The Institute for Research In Schools (IRIS) project kicked off at the Science Museum in London with evening talks from luminaries including Sir Martin Rees, the former president of the Royal Society, and Becky Parker, the inspirational physics teacher without whom IRIS would never have got off the ground. Far more memorable, though, were the presentations from the students.
These were delivered in front of several hundred people in the Science Museum’s IMAX cinema. The students making the presentations were mostly about 17, and came from a range of backgrounds and schools. This diversity showed in their very different speaking styles, among other things. But all were able and confident, and all were clearly experts in the topics they were presenting.
All of the IRIS participants had performed original research projects. Some of the students were from Parker’s school, the Simon Langton Grammar School for Boys in Kent, which has long-standing links with CERN, the particle physics lab near Geneva where I do my own research. (The first time I met Parker was just outside CERN, in a tram full of pupils from her school who were coming for a visit.) The young researchers have been using detector technology from CERN to measure Earth’s surface radioactivity, and also the radioactive bombardment the planet continually receives from space. They do this using a device called the Langton Ultimate Cosmic ray Intensity Detector (LUCID) – a student-designed instrument built by Surrey Satellite Technology Ltd – which has been launched on a satellite and now orbits Earth, sending back data to the school.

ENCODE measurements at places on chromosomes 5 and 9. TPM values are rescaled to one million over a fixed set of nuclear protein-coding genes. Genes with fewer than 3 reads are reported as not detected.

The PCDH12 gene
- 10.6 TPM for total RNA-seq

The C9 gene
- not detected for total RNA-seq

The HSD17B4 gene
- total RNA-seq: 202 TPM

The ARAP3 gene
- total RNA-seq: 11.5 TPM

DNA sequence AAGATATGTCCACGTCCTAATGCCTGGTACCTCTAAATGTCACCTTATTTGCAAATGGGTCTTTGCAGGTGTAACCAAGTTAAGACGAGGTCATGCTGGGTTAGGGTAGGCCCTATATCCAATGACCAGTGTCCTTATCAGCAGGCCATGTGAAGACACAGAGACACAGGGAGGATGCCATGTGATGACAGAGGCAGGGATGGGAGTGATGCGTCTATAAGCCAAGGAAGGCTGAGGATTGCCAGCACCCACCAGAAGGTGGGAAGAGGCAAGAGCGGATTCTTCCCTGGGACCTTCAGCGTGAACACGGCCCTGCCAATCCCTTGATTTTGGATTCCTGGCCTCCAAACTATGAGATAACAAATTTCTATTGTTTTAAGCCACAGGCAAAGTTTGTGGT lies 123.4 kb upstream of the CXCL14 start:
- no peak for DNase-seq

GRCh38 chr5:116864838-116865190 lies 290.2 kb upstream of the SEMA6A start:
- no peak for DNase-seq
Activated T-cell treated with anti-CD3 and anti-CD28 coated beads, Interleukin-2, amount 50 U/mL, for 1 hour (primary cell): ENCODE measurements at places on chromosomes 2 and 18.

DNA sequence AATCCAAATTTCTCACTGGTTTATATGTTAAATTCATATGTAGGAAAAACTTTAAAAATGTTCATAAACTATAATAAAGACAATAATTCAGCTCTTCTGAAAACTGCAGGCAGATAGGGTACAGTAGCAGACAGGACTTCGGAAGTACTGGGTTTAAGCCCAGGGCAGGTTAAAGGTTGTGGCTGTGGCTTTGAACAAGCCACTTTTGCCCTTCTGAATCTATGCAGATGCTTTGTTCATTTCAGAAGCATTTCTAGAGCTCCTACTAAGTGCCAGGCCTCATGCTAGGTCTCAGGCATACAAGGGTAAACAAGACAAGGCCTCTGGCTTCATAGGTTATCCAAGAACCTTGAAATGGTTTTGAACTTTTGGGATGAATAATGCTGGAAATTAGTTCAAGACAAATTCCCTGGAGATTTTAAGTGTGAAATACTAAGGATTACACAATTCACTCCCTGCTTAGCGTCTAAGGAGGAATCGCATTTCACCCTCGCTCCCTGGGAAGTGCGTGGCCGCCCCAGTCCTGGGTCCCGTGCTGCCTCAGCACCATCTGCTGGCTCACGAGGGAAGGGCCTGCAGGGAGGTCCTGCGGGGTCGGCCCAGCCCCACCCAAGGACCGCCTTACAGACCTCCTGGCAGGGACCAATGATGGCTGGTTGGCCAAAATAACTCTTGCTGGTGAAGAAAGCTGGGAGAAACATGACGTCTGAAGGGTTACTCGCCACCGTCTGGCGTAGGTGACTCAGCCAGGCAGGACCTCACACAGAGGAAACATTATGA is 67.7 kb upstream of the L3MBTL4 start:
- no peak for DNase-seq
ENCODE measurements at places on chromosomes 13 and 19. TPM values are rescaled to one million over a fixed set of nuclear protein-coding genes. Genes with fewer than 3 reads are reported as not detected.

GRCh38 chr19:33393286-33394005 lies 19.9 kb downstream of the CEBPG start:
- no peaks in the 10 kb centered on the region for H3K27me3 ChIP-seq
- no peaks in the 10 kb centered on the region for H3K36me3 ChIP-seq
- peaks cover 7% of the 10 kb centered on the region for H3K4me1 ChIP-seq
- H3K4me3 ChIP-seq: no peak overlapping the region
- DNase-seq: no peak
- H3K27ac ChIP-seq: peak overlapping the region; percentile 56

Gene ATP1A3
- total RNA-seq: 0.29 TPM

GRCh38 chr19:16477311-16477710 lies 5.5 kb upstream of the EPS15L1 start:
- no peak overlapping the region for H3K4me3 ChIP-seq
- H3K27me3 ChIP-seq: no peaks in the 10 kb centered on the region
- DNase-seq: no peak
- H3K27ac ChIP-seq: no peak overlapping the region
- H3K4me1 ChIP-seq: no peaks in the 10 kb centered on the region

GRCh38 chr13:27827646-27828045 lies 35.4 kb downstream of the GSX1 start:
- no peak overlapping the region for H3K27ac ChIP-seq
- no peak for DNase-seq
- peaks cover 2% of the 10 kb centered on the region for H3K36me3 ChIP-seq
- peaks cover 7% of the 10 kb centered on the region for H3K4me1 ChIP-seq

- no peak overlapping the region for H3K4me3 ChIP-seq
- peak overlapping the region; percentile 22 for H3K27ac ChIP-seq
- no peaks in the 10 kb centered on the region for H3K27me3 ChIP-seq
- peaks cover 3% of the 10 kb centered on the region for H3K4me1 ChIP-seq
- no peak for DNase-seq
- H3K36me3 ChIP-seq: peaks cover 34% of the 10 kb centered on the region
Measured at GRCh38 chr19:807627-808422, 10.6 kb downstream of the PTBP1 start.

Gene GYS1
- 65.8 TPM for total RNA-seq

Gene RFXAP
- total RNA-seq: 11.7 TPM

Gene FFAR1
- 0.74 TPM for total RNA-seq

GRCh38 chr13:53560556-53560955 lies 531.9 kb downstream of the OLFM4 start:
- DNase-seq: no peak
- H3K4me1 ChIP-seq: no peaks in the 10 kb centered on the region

At the Science Museum, there were other talks on research projects from different schools and schemes. Students from St Paul’s Way Trust School in east London presented research on diabetes in their local community, sponsored by the Wellcome Trust’s ‘Authentic Biology’ programme; there was an award-winning project on the early diagnosis of Alzheimer’s disease; and another project on simulating dark matter in the Universe. Many student efforts with IRIS have led to scientific publications, and all have broken new ground. In all cases, the students are the experts, and seem happy to explain their work to anyone, no matter how eminent they might be.